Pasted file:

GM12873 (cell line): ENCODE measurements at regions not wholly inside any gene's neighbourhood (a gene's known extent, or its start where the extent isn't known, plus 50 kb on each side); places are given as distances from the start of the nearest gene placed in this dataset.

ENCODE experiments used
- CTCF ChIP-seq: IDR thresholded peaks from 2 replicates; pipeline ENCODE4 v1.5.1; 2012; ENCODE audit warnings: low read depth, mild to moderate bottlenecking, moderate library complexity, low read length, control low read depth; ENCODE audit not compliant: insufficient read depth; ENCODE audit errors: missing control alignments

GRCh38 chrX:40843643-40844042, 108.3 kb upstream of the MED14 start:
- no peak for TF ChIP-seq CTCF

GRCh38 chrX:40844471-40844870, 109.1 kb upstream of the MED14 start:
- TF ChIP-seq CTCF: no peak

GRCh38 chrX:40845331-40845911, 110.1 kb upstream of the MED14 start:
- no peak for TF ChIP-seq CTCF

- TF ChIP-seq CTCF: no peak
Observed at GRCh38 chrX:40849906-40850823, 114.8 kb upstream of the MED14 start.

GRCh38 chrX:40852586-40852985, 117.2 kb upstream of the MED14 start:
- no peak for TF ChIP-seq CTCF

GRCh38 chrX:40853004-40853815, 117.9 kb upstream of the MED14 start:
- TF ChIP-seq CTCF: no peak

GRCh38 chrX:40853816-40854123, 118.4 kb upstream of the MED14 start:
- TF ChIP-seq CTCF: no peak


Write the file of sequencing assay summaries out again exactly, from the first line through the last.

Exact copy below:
GM12873 (cell line): ENCODE measurements at regions not wholly inside any gene's neighbourhood (a gene's known extent, or its start where the extent isn't known, plus 50 kb on each side); places are given as distances from the start of the nearest gene placed in this dataset.

ENCODE experiments used
- CTCF ChIP-seq: IDR thresholded peaks from 2 replicates; pipeline ENCODE4 v1.5.1; 2012; ENCODE audit warnings: low read depth, mild to moderate bottlenecking, moderate library complexity, low read length, control low read depth; ENCODE audit not compliant: insufficient read depth; ENCODE audit errors: missing control alignments

GRCh38 chrX:40843643-40844042, 108.3 kb upstream of the MED14 start:
- no peak for TF ChIP-seq CTCF

GRCh38 chrX:40844471-40844870, 109.1 kb upstream of the MED14 start:
- TF ChIP-seq CTCF: no peak

GRCh38 chrX:40845331-40845911, 110.1 kb upstream of the MED14 start:
- no peak for TF ChIP-seq CTCF

- TF ChIP-seq CTCF: no peak
Observed at GRCh38 chrX:40849906-40850823, 114.8 kb upstream of the MED14 start.

GRCh38 chrX:40852586-40852985, 117.2 kb upstream of the MED14 start:
- no peak for TF ChIP-seq CTCF

GRCh38 chrX:40853004-40853815, 117.9 kb upstream of the MED14 start:
- TF ChIP-seq CTCF: no peak

GRCh38 chrX:40853816-40854123, 118.4 kb upstream of the MED14 start:
- TF ChIP-seq CTCF: no peak